Ethnic status and participation in longitudinal health surveys

Sally W. Vernon, Robert E. Roberts, Eun Sul Lee

Research output: Contribution to journalArticlepeer-review

57 Scopus citations


Vernon, S. W. (U. of Texas Health Science Center at Houston, School of Public Health, P.O. Box 20186, Houston, TX 77025), R. E. Roberts and E. S. Lee. Ethnic status and participation in longitudinal health surveys. Am J Epidemiol 1984;119:99-113.Ethnic differences in survey participation and their effects on self-reported physical and psychiatric health status measures were examined in a longitudinal health study in Alameda County, California, in 1978 following two time intervals. Blacks and Mexican-Americans were more likely than whites to refuse to participate in follow-up surveys and were more difficult to trace when the time interval between interviews was long. With the exception of age, demographic characteristics were not consistently associated with participation status either across ethnic groups or across time periods. Self-reported psychiatric and physical health status were not statistically associated with participation status in any ethnic group for either time period, despite differential participation by ethnicity.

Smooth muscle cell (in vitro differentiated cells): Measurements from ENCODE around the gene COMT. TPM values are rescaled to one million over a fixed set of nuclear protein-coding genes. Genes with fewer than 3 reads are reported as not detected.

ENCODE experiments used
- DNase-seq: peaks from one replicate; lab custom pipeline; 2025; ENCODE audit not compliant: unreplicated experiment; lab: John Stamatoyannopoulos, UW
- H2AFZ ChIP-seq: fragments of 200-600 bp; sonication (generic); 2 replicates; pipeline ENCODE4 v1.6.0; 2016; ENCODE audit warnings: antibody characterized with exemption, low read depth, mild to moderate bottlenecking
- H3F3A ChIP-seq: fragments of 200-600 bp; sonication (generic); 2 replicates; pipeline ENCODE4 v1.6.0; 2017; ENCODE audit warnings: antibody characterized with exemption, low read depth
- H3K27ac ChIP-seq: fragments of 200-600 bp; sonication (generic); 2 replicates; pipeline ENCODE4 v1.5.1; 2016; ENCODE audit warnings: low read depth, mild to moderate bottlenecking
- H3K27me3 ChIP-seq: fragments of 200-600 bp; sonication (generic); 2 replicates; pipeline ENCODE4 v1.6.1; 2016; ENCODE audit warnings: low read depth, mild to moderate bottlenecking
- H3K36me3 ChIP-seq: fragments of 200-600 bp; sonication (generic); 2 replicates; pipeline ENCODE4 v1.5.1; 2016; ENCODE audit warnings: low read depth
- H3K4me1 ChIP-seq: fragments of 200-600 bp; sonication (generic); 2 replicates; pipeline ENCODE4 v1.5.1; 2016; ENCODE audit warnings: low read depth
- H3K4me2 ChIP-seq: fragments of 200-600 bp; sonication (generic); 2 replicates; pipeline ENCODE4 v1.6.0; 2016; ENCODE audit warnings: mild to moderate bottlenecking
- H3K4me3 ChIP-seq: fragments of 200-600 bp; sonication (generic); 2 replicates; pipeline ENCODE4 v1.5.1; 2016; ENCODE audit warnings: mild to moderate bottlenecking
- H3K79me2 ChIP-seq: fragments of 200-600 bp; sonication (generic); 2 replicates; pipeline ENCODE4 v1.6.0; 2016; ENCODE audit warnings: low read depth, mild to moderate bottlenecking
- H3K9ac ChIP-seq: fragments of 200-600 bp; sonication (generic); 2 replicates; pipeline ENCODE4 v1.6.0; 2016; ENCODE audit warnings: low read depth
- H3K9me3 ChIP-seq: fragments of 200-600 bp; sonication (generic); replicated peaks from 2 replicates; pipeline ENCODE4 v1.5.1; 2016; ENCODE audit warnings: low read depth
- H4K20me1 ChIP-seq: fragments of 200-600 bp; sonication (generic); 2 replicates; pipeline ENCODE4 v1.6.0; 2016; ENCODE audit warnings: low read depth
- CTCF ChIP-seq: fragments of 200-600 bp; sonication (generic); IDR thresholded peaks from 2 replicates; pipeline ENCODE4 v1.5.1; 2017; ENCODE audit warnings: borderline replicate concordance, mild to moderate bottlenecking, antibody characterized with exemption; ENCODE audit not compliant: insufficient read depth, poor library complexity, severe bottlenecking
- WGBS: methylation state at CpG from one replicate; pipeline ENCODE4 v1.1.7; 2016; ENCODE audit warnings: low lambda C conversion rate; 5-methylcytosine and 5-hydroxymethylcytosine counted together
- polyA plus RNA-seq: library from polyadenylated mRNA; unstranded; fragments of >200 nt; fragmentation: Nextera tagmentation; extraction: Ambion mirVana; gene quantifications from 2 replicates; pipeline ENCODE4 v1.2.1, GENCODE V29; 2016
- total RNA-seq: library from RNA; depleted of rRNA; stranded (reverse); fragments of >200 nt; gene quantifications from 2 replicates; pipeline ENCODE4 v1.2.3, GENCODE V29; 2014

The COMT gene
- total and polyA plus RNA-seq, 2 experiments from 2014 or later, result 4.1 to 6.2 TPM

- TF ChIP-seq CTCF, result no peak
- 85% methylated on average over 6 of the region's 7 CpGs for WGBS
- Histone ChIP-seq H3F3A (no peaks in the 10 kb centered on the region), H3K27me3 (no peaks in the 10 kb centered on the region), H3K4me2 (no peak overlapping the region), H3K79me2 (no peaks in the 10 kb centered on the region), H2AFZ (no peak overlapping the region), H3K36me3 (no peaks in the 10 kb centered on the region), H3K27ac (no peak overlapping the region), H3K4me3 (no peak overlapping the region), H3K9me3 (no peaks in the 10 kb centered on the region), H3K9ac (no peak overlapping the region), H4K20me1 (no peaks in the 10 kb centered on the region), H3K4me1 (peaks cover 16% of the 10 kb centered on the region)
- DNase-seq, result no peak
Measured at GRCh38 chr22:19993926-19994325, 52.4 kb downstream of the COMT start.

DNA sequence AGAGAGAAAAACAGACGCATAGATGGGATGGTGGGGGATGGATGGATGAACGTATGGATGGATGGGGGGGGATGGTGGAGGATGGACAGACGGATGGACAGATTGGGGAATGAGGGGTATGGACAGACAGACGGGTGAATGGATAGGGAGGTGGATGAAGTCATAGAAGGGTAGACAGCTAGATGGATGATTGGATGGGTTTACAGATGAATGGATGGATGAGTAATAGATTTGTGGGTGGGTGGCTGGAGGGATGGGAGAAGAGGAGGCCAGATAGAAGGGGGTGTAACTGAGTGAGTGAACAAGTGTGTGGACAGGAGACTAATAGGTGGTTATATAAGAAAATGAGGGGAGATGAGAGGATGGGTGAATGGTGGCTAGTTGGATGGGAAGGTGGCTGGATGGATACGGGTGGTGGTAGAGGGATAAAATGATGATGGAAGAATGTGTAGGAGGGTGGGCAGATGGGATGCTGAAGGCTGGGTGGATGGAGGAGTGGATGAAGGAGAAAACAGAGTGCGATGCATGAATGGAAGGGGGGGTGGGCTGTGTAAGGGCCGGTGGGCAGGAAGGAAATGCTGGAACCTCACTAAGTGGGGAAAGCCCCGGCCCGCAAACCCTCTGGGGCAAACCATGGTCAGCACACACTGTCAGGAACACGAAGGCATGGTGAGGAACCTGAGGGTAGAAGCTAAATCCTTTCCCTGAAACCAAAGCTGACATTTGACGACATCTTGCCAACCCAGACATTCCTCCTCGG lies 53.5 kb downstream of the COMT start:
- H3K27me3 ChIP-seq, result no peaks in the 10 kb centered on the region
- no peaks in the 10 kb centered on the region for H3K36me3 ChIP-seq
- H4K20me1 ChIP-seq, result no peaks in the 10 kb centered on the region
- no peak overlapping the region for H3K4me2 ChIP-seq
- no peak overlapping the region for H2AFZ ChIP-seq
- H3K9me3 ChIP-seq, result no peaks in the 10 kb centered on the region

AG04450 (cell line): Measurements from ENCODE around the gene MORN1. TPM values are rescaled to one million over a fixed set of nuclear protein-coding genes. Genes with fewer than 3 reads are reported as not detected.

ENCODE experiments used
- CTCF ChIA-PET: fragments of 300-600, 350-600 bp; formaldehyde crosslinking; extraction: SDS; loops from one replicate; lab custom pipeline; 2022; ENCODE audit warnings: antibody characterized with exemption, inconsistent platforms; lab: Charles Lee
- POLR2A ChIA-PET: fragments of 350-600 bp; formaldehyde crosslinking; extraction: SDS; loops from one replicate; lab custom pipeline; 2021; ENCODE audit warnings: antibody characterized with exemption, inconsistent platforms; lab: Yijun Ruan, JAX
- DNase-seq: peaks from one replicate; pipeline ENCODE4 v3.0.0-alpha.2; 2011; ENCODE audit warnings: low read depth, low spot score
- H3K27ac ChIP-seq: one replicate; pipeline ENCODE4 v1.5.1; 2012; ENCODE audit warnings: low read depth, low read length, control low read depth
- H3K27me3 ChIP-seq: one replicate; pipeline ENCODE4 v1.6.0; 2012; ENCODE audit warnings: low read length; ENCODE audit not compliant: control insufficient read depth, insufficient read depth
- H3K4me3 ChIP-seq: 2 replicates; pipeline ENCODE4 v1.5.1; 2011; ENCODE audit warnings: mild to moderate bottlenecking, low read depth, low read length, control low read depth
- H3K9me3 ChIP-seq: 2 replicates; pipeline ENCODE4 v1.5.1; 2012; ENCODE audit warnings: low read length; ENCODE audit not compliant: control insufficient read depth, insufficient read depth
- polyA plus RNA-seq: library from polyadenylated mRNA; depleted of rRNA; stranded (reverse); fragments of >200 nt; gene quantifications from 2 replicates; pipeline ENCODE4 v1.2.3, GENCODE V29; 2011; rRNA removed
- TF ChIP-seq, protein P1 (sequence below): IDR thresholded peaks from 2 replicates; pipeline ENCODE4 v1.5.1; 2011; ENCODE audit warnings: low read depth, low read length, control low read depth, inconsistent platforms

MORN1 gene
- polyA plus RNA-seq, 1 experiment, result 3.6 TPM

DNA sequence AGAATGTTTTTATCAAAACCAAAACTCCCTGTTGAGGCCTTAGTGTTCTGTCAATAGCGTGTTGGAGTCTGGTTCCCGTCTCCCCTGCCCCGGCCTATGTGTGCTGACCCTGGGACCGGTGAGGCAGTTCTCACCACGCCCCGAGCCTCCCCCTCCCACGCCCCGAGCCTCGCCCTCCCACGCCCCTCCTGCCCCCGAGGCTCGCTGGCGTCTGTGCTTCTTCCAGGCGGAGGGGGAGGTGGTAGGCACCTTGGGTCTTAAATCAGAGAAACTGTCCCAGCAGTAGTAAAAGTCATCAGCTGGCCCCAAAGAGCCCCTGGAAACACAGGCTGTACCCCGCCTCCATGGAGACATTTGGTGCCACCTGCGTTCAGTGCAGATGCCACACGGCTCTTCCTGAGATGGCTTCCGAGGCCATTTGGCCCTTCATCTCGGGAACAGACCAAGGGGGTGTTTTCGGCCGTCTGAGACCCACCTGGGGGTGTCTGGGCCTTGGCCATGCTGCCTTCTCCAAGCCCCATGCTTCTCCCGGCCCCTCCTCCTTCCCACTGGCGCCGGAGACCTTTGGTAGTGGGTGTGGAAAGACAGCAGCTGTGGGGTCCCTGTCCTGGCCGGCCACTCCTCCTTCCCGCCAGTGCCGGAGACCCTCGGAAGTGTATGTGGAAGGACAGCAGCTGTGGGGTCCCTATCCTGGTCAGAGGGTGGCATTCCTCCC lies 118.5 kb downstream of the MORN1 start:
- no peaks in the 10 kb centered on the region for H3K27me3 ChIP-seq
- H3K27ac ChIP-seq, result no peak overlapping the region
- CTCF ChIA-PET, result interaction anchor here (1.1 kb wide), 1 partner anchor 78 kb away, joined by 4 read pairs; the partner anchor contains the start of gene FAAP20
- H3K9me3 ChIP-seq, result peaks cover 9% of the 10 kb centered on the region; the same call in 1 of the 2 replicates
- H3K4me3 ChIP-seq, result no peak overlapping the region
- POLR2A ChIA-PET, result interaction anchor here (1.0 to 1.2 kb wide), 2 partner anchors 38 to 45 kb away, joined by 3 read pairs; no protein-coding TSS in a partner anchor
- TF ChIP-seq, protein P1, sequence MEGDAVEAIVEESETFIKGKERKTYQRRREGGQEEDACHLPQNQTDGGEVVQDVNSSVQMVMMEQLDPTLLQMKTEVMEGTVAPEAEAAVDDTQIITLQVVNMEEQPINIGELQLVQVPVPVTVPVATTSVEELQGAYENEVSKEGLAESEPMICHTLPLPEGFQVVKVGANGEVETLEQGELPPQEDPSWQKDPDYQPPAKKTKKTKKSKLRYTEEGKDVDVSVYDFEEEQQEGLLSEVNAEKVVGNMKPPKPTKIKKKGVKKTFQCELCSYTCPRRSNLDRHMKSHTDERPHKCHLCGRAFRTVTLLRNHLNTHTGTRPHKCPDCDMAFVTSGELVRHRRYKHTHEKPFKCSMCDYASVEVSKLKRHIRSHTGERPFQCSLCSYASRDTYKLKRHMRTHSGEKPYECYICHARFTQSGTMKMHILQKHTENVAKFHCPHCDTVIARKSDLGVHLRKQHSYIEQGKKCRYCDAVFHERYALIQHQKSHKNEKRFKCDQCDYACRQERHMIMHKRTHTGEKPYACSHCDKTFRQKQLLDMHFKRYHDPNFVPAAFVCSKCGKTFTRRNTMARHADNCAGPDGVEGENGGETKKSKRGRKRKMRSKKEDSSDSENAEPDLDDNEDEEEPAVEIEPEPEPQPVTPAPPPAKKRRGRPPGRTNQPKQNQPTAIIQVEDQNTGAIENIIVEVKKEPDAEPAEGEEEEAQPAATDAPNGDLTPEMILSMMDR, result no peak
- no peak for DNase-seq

Original languageEnglish (US)
Pages (from-to)99-113
Number of pages15
JournalAmerican journal of epidemiology
Issue number1
StatePublished - Jan 1984
Externally publishedYes


  • Epidemiologic methods
  • Ethnic groups
  • Health surveys

ASJC Scopus subject areas

  • General Medicine


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